Your licensing board is not looking out for your best interests.
All Texas licensing boards function to serve the public. Your licensing board is not on your side, and is not looking out for you. Once a complaint has been filed against you, your licensing board is investigating you―they are not trying to defend you or protect you. That is not their job. It is up to you to take the necessary steps to defend yourself against allegations of professional misconduct or other malfeasance, which includes hiring legal representation.
To protect your license and livelihood.
Even a single complaint filed against you with the licensing board can put you at risk of license suspension or revocation. A license suspension lasts for a defined amount of time. A license revocation may be indefinite. If your license is suspended or revoked, then you will not be authorized to perform your job.
Defend yourself from the start of the board’s investigation.
Mounting a strong defense from the beginning, with your initial response to the board’s notice of complaint, helps ensure you will be able to achieve the most favorable outcome possible in your case. Do not wait until a formal hearing has been schedule with the Texas State Office of Administrative Hearing (SOAH) before hiring an attorney. You want to get in front of the investigation and be proactive throughout the process to defend yourself at every opportunity. Moreover, appealing an unfavorable ruling is far more difficult and can be costlier than properly defending allegations in the first place.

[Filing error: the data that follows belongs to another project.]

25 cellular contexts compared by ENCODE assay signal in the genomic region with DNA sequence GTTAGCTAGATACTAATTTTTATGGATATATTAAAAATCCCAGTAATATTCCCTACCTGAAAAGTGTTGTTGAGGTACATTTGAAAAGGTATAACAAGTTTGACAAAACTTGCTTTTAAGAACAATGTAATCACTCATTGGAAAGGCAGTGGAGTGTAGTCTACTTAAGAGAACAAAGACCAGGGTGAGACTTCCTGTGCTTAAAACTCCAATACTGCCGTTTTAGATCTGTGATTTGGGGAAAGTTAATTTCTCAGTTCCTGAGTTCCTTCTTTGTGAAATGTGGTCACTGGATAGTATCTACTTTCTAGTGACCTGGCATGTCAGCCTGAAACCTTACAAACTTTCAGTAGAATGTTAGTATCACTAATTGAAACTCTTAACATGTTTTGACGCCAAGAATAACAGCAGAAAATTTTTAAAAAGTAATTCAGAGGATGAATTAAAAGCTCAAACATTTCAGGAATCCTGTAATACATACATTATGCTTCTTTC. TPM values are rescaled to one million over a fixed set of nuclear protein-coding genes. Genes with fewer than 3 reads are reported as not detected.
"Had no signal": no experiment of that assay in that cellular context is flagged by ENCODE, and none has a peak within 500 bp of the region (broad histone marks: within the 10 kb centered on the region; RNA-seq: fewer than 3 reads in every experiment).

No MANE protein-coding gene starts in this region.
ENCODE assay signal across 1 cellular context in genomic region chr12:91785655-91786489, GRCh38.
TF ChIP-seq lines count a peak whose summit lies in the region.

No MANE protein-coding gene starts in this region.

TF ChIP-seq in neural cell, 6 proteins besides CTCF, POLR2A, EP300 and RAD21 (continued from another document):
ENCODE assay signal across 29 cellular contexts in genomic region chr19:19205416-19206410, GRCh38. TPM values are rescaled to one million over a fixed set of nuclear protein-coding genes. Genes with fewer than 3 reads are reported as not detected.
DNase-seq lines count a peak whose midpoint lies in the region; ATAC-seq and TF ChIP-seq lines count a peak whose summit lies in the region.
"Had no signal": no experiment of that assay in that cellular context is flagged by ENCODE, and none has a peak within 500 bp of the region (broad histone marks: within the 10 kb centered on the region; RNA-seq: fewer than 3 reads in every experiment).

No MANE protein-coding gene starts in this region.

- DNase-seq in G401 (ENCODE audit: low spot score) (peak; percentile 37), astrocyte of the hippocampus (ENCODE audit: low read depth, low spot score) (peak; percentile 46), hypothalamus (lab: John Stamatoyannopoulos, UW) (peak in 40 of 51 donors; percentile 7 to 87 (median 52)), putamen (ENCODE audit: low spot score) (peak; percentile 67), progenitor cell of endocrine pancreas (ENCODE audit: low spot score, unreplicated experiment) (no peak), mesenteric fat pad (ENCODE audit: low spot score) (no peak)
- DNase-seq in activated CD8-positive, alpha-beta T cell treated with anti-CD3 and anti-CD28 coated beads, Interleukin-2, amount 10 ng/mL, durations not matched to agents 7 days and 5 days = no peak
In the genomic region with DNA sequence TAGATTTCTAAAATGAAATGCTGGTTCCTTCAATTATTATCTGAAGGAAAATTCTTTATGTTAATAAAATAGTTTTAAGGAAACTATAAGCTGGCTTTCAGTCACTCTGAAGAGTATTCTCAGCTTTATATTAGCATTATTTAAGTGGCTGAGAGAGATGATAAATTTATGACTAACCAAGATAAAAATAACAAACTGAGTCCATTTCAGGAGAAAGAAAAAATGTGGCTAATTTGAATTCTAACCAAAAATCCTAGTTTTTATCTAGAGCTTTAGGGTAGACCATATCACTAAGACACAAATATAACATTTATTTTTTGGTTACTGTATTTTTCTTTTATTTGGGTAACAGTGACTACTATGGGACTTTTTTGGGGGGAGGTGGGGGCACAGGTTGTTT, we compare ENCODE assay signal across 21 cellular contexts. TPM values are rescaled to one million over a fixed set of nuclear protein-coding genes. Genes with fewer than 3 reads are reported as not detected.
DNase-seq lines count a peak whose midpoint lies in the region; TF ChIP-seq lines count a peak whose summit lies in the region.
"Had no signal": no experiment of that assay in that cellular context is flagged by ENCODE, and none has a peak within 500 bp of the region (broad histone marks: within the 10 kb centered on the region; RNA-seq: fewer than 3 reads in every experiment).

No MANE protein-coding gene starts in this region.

Have an advocate by your side.
The board always has experienced Staff Attorneys advocating and working for them. And I assure you that they are extremely well prepared to prosecute cases. That is why representation from an attorney well-versed in administrative law and experienced with licensing board matters is invaluable. Some of the things your attorney will do for you include:
- Defend your legal rights. If you are adequately represented, the board will not be in a position to take advantage of you.
- Help guide you through the board’s investigative process.
- Craft well-planned initial responses to the allegations pending against you.
- Design a legal defense strategy plan that is specific to the facts of your case and your personal goals.
- When appropriate, negotiate the terms of a proposed Board Order to settle the case prior to formal hearing.
- Represent you at all legal proceedings, including before the Texas State Office of Administrative Hearings (SOAH), if your case proceeds to a formal evidentiary hearing.
- Explain the penalties and sanctions the board could impose and what disciplinary action the board is likely to pursue based on the facts of your case.
Your professional license defense attorney can help alleviate some of the stress from facing a board complaint and investigation. Again remember, you do not have to face the board alone. – Managing Partner, Tony Bertolino